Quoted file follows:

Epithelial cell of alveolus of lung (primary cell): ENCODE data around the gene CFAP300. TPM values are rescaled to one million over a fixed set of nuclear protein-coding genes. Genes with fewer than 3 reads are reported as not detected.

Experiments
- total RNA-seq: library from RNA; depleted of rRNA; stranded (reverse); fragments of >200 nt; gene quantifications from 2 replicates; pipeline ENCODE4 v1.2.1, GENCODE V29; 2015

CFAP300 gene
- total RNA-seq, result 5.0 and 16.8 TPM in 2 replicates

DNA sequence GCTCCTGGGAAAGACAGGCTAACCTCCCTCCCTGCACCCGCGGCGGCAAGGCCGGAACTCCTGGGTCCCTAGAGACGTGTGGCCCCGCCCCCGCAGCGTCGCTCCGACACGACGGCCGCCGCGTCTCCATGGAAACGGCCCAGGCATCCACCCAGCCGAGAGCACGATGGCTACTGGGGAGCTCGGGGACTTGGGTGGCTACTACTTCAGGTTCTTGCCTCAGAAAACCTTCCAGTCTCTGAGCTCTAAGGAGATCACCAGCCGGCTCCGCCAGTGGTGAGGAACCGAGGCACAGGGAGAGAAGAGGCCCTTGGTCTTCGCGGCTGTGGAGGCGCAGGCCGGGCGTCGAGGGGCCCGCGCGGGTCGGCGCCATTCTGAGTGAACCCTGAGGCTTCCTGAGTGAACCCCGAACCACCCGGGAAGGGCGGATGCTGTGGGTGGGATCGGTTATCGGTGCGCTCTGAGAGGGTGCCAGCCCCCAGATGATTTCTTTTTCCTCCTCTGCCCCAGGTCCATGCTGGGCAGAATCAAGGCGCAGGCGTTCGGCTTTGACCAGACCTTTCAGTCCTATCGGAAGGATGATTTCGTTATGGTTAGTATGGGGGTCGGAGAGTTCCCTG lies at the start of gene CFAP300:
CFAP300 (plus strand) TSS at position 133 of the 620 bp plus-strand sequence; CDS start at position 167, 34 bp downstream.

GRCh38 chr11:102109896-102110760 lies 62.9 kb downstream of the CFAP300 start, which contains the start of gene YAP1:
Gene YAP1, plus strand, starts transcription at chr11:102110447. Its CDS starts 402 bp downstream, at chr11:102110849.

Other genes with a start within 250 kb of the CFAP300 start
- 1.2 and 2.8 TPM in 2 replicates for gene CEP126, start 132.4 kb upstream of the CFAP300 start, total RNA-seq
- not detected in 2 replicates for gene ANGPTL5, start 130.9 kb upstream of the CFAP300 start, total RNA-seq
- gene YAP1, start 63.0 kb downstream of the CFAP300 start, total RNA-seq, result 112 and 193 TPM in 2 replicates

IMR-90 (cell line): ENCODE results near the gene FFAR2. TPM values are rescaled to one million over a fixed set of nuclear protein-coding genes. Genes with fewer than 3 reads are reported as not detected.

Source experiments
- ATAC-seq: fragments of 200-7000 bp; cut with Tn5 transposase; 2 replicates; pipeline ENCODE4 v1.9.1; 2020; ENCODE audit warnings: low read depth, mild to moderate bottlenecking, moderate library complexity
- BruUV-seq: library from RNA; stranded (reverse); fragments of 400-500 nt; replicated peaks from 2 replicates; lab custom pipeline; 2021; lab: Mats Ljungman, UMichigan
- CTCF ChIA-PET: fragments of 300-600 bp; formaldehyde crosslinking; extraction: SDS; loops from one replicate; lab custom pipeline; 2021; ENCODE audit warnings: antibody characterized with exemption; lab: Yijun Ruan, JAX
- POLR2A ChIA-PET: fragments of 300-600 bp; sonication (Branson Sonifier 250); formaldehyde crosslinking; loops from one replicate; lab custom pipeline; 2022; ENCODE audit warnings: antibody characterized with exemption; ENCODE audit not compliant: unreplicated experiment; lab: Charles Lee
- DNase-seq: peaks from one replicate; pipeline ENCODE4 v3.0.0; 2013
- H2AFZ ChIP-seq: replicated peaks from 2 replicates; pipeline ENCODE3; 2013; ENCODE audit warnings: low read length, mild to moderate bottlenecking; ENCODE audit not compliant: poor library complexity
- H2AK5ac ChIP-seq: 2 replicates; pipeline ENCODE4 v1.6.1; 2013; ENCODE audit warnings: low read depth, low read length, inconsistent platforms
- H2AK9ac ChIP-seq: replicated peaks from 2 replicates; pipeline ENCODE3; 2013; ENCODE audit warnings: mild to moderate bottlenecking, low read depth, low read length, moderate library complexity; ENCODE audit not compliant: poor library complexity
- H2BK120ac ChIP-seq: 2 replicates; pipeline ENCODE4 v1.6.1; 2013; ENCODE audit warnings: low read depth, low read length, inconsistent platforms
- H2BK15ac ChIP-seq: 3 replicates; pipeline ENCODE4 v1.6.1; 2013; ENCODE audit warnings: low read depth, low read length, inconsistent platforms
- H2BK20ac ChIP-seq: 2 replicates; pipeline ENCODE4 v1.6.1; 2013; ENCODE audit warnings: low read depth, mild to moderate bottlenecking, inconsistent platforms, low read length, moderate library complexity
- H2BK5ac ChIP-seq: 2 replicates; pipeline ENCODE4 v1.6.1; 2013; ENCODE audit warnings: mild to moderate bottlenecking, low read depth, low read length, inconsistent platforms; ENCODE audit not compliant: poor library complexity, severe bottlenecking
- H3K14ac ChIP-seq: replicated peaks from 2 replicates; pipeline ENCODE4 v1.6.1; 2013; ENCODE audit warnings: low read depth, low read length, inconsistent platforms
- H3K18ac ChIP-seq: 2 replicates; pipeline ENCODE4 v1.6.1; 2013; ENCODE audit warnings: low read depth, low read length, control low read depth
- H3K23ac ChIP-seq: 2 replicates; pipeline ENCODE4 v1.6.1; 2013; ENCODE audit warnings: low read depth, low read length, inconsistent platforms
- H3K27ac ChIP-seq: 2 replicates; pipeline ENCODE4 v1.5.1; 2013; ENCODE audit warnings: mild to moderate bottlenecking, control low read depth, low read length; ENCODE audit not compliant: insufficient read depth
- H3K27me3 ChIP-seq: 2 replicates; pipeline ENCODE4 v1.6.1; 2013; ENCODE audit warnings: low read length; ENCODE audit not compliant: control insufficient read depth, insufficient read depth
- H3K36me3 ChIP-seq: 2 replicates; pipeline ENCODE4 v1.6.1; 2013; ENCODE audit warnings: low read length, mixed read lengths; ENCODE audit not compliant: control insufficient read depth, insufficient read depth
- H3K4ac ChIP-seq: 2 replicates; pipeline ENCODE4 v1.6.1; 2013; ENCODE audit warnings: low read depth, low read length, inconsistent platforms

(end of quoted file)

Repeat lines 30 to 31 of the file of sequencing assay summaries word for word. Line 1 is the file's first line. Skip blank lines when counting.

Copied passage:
- H3K23ac ChIP-seq: 2 replicates; pipeline ENCODE4 v1.6.1; 2013; ENCODE audit warnings: low read depth, low read length, inconsistent platforms
- H3K27ac ChIP-seq: 2 replicates; pipeline ENCODE4 v1.5.1; 2013; ENCODE audit warnings: mild to moderate bottlenecking, control low read depth, low read length; ENCODE audit not compliant: insufficient read depth